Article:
There is no reason to be daunted by the thought of making a glazed ham! It’s quite straight forward if you have someone to show you how to do it.
Here’s why this Maple Glazed Ham is my go-to centrepiece for holiday menus:
- It makes the most wonderful, regal centrepiece – huge payoff for effort
- This maple ham glaze has a touch of special that people love – but it’s 100% dead easy
- It’s low risk and forgiving to make
- Prep ahead or make ahead (days and days ahead!)
Economical – it’s sliced thinly, a bit goes a long way and leftovers last for ages and ages
When it comes to ham, there’s nothing to the ham glaze recipe – it’s literally mixing up a few ingredients. The part that’s not an everyday step is peeling the skin off – but don’t worry, the visual steps and recipe video below will guide you through it. It’s not a big deal – the skin WANTS to come off!
What goes in the Ham Glaze
Here’s what you need for the Maple Ham Glaze. So few ingredients, it’s magical how it transforms once baked! It’s the combination of the glaze, the caramelization of the fat on the surface of the ham and the salt in the ham itself (which is why I don’t use any salt in the glaze).
Maple syrup is what gives this ham glaze a special little touch. No one can put their finger on it – they just know it’s got something magical about it! Sub with honey in a heartbeat! No maple or honey? Make this Brown Sugar Ham Glaze!
Brown sugar adds to the caramelised flavour of the glaze;
Dijon Mustard is a thickener for the ham glaze AND adds a touch of much needed tang to an otherwise sweet glaze;
Cinnamon and all spice for a touch of festive spices;
Oranges – for a bit of liquid in the pan that’s more interesting than just using water, plus a touch of extra natural sweetness. You can’t taste the oranges in the end result once cooked. Orange juice has more flavour than just using water which adds to the flavour of the glaze and also the sauce made using the pan drippings;
Cloves – optional, for studding! I really can’t taste it so I do it for visual / traditional purposes only. Also, they are a bit impractical – you can’t freely baste as you have to dab around the cloves (otherwise you brush them off) and also you need to remove them before carving. No one wants to bite into a clove!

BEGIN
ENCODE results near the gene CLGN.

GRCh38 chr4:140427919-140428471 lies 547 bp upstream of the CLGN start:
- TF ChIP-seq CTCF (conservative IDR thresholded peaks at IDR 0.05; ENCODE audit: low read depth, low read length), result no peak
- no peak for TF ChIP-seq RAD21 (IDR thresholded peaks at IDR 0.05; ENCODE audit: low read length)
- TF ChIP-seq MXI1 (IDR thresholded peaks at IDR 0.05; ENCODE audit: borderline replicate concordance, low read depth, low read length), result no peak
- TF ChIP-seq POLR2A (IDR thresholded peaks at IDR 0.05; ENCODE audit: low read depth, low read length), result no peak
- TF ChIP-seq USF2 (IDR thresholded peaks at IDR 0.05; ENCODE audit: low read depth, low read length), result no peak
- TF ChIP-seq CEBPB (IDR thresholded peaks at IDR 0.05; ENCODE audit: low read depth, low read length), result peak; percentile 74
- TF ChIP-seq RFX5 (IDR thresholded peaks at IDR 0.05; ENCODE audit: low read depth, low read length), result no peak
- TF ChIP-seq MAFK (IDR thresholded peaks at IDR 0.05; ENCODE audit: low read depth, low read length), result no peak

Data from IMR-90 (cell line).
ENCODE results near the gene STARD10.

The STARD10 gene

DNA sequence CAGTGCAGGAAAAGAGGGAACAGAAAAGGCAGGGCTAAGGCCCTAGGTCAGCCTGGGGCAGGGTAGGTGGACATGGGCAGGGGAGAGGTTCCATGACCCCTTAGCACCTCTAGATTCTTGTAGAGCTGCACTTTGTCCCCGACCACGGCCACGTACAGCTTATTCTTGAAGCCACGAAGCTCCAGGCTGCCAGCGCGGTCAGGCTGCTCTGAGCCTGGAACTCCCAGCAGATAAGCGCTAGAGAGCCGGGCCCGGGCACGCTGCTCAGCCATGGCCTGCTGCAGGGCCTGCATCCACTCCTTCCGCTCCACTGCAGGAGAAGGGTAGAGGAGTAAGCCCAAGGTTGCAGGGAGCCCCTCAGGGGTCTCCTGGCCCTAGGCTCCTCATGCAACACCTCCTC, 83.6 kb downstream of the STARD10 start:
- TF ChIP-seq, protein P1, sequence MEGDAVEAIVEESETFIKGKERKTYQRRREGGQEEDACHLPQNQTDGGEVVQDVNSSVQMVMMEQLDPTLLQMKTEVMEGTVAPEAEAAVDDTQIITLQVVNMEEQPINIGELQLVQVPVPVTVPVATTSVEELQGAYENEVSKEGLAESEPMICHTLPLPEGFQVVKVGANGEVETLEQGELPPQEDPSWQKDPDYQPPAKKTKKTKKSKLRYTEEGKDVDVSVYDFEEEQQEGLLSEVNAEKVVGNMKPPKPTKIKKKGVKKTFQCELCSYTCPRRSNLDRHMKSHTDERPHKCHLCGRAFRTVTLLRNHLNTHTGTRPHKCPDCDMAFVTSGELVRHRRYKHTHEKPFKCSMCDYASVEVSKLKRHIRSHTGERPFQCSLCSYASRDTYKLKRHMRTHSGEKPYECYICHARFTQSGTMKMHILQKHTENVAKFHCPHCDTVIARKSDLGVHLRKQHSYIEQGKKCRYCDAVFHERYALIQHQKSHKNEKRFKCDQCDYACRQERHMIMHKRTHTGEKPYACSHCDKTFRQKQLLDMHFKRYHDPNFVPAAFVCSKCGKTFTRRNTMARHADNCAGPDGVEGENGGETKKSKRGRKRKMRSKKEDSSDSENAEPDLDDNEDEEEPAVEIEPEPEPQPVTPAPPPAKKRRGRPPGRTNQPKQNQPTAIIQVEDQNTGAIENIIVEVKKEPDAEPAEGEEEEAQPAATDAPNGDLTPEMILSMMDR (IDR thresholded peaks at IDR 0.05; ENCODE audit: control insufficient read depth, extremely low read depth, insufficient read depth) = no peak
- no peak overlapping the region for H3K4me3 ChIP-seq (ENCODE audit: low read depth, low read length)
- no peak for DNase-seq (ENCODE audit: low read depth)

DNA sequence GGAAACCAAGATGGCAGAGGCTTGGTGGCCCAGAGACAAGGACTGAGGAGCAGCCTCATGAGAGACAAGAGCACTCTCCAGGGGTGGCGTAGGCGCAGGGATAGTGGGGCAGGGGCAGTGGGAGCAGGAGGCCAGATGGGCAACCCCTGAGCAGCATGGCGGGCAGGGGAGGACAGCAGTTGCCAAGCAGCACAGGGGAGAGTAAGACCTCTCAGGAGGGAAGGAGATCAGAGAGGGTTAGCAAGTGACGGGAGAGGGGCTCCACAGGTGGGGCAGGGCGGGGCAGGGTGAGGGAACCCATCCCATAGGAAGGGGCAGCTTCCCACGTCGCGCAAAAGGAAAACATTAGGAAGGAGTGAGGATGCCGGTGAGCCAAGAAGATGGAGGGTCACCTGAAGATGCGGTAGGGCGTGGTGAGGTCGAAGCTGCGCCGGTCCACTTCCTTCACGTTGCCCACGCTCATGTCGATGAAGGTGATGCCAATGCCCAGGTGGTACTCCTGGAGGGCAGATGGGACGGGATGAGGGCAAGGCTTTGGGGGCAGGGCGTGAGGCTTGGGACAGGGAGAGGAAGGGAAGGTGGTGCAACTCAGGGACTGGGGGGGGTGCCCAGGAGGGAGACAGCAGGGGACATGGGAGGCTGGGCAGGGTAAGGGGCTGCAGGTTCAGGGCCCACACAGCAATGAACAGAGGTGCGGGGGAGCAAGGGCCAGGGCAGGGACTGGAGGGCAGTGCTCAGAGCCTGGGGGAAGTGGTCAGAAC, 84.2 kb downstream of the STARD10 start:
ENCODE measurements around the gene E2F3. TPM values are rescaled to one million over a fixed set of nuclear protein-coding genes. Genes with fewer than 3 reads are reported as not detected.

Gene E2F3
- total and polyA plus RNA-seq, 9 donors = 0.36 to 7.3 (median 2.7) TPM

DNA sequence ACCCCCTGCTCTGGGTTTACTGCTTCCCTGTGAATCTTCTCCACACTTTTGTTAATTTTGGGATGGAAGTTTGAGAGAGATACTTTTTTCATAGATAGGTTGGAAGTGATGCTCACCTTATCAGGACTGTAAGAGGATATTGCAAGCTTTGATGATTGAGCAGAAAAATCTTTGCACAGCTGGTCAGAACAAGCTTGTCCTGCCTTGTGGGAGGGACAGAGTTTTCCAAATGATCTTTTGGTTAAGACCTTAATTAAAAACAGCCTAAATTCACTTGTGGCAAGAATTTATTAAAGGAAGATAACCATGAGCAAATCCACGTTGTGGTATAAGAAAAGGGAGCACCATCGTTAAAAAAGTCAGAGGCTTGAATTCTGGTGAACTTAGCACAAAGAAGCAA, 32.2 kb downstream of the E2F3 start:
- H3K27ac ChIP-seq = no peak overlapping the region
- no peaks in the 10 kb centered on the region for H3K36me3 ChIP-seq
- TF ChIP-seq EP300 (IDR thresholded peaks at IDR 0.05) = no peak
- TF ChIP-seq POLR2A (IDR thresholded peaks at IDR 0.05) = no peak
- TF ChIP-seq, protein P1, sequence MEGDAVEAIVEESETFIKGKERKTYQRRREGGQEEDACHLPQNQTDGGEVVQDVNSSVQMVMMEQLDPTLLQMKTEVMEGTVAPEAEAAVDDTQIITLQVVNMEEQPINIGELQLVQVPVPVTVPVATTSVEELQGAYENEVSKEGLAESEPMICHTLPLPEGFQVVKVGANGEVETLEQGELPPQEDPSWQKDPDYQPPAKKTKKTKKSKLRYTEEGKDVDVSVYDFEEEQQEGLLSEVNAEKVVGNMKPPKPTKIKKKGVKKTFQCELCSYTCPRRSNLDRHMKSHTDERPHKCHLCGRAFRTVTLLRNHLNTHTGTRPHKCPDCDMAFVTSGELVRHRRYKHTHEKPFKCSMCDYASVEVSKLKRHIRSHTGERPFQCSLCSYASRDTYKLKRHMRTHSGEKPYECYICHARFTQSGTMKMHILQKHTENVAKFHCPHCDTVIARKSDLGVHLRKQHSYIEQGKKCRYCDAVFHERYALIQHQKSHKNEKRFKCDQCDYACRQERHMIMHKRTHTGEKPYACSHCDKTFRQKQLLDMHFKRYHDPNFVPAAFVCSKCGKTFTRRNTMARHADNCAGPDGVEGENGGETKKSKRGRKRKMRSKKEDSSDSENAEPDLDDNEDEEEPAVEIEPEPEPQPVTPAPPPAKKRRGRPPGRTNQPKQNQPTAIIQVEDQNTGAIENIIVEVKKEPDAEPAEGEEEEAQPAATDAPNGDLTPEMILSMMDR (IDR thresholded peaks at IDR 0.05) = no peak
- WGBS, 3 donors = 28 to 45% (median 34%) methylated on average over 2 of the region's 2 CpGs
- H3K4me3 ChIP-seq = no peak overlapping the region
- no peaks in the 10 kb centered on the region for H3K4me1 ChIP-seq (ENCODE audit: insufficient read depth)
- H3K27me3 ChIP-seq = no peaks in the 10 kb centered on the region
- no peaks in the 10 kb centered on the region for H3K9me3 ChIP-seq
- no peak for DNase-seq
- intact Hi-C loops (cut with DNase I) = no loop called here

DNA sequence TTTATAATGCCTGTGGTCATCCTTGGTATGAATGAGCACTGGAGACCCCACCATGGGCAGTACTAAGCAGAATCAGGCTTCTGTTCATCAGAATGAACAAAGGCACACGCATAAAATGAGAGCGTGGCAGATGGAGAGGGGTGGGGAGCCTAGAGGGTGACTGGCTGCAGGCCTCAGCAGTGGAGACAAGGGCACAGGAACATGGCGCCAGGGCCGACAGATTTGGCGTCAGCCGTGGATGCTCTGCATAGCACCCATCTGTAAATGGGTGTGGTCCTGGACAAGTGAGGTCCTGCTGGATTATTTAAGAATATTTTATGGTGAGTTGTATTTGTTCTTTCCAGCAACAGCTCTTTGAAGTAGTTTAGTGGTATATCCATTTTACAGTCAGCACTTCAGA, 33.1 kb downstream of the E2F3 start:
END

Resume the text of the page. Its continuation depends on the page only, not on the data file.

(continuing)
How to make Glazed Ham
Making Glazed Ham is a 3 step process:
- Remove rind (skin) from ham;
- Slather with maple glaze then bake for 2 hours, basting with more glaze every 20 to 30 minutes;
- Baste loads after removing from oven – the trick for a thick, golden glaze!
1. HOW TO REMOVE RIND FROM HAM
If this is the part you’re worried about – don’t be! The skin is thick, sturdy and WANTS to come off – so it peels off with little effort, mostly in one piece!
Here’s how to remove the rind from the ham.
2. BASTE AND BAKE
This part couldn’t be easier – just brush or spoon the Maple Ham Glaze all over the ham, squeeze over the orange juice then pop it into the oven to bake, spooning over reserved glaze every 20 minutes or so!
3. BASTE, BASTE, BASTE BEFORE SERVING!!
Now here’s the trick for an incredible glaze on your ham – baste LOADS after it comes out of the oven using the syrupy sauce in the baking pan! As that syrupy sauce cools, it will thicken and darken slightly in colour, so as you brush or spoon it over the ham, it creates an incredible thick to-die-for glaze!
Sauce for Ham
While ham itself is seasoned well enough such that it can be eaten plain, nobody ever says no to sauce!
I used to serve ham with sauces like Cranberry Sauce, mustard, caramelised onion jam and even chutney. But then one day it dawned on me – everybody’s favourite part is the glaze. Why not just use the pan drippings which is just the excess glaze that drips down the ham into the pan? Combined with the ham juices and orange juice, it transforms into a fantastic sauce to drizzle over the ham!
How to serve ham
Here’s how I serve ham – in fact, how I served it on the weekend at a Christmas Party I catered for my mother! (The only “catering job” I do each year – because I can’t say no to her!)
- Wrap parchment / baking paper around “handle”, and tie with ribbon (practical to hold onto for carving + looks nice);
- Cover serving platter / board with green fluffage of some kind. Whatever’s good value at the shops on the day;
- Place ham on the green fluff age and place quartered oranges around it (for colour). In the past, I’ve also used cherries – just depends what’s better value on the day (oranges are usually good value!);
- Once the glistening ham has been admired enough , I start carving!
What to make with leftover ham
I always get way more ham than I need (budget 1kg / 2 lb per 6 to 8 people) because Christmas is just as much about leftovers as it is the grand feast on the day! Here are some recipes I deem to be worthy of making using leftover ham!